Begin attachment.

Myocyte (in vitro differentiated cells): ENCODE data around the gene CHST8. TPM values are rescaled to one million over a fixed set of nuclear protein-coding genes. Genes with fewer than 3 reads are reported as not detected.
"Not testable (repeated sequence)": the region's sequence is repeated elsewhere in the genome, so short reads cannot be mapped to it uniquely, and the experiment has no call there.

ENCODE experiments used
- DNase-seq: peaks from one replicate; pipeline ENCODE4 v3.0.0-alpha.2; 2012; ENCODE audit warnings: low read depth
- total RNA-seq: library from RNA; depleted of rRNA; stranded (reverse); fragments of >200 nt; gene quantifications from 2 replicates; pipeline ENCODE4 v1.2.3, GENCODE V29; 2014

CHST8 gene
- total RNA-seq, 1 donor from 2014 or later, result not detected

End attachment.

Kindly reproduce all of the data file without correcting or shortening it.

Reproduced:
Myocyte (in vitro differentiated cells): ENCODE data around the gene CHST8. TPM values are rescaled to one million over a fixed set of nuclear protein-coding genes. Genes with fewer than 3 reads are reported as not detected.
"Not testable (repeated sequence)": the region's sequence is repeated elsewhere in the genome, so short reads cannot be mapped to it uniquely, and the experiment has no call there.

ENCODE experiments used
- DNase-seq: peaks from one replicate; pipeline ENCODE4 v3.0.0-alpha.2; 2012; ENCODE audit warnings: low read depth
- total RNA-seq: library from RNA; depleted of rRNA; stranded (reverse); fragments of >200 nt; gene quantifications from 2 replicates; pipeline ENCODE4 v1.2.3, GENCODE V29; 2014

CHST8 gene
- total RNA-seq, 1 donor from 2014 or later, result not detected